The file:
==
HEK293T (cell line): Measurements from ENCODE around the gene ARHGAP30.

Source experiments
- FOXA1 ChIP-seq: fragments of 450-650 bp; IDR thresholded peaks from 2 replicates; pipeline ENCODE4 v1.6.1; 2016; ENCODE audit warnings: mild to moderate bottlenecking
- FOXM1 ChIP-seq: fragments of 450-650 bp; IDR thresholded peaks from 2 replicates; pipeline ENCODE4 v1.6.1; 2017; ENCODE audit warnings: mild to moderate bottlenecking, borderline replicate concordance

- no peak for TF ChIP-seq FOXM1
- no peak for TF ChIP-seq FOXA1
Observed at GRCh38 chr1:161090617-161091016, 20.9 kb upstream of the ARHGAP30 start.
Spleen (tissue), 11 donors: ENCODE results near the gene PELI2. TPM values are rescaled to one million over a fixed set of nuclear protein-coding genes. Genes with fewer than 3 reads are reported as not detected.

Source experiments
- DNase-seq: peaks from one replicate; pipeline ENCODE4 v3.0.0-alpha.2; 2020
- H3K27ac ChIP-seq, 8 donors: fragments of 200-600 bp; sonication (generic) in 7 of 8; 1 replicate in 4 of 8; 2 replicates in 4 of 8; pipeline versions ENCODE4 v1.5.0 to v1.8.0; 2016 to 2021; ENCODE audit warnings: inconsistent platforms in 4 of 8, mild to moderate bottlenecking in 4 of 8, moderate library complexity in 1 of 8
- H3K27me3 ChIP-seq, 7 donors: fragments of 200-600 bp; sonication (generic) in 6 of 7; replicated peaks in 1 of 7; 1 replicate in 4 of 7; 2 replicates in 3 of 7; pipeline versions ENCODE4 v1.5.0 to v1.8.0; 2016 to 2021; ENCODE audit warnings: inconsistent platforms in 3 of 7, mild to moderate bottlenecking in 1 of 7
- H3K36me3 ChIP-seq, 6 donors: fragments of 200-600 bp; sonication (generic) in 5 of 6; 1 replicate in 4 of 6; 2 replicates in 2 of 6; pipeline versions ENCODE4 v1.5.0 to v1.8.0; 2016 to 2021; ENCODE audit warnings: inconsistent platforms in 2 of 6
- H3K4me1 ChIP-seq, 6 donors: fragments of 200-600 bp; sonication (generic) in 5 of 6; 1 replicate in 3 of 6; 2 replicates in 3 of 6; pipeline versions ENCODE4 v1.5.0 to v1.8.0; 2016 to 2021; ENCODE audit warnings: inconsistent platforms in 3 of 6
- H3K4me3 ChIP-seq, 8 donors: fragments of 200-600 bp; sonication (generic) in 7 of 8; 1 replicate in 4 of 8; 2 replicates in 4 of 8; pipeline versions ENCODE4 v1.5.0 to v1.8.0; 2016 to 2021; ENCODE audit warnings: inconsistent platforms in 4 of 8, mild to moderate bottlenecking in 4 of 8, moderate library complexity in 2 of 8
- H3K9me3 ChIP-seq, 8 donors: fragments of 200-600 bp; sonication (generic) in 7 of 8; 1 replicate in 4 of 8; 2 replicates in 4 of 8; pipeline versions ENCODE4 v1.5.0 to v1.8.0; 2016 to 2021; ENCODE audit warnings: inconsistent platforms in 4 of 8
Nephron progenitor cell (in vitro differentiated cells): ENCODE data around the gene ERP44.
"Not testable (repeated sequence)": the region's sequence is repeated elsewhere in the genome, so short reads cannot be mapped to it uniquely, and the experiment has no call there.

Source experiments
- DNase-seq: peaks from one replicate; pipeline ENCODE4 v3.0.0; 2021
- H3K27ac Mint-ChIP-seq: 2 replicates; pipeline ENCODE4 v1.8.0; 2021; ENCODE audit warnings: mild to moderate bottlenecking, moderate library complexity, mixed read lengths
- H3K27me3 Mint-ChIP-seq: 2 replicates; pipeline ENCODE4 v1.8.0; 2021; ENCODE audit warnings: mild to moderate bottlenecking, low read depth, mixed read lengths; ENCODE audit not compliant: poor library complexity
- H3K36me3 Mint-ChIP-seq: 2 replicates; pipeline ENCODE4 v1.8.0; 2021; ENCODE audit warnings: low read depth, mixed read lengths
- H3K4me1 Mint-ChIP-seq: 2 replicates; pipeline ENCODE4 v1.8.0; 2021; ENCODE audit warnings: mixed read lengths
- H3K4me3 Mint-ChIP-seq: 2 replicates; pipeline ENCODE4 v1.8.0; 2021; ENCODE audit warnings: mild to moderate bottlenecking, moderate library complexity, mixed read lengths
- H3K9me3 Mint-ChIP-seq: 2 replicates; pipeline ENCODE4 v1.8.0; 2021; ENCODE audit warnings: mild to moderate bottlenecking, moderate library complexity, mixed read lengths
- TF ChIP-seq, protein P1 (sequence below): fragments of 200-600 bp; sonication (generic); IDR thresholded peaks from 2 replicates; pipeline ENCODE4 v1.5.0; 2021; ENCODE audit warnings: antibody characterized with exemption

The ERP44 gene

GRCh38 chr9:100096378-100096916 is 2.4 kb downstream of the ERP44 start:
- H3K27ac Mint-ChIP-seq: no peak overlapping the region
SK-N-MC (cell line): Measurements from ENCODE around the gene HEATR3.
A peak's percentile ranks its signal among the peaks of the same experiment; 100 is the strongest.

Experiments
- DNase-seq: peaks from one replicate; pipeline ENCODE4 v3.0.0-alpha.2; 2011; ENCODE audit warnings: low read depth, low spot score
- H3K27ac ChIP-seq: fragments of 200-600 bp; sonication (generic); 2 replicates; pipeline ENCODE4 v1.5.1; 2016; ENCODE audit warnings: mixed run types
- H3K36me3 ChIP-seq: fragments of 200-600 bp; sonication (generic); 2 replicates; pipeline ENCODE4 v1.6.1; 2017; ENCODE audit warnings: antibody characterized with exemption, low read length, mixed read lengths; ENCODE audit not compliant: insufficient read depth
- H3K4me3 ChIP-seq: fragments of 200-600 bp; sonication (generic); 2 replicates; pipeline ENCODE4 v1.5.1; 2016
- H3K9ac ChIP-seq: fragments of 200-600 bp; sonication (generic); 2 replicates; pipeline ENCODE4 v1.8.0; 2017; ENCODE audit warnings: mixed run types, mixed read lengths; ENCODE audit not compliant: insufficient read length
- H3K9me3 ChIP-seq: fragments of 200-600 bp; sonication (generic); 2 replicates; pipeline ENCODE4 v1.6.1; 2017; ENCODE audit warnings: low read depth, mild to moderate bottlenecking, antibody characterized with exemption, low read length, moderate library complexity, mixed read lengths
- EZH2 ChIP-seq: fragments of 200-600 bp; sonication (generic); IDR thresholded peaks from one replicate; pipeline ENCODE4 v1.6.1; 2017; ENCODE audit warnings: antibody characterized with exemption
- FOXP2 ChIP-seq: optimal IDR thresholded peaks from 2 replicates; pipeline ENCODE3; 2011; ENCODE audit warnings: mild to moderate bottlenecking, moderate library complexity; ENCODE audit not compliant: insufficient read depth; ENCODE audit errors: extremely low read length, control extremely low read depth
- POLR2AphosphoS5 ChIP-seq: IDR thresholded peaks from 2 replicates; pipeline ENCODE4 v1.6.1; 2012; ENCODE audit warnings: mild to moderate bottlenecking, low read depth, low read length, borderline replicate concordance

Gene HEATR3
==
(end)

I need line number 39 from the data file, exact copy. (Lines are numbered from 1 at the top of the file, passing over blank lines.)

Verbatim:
- H3K9me3 ChIP-seq: fragments of 200-600 bp; sonication (generic); 2 replicates; pipeline ENCODE4 v1.6.1; 2017; ENCODE audit warnings: low read depth, mild to moderate bottlenecking, antibody characterized with exemption, low read length, moderate library complexity, mixed read lengths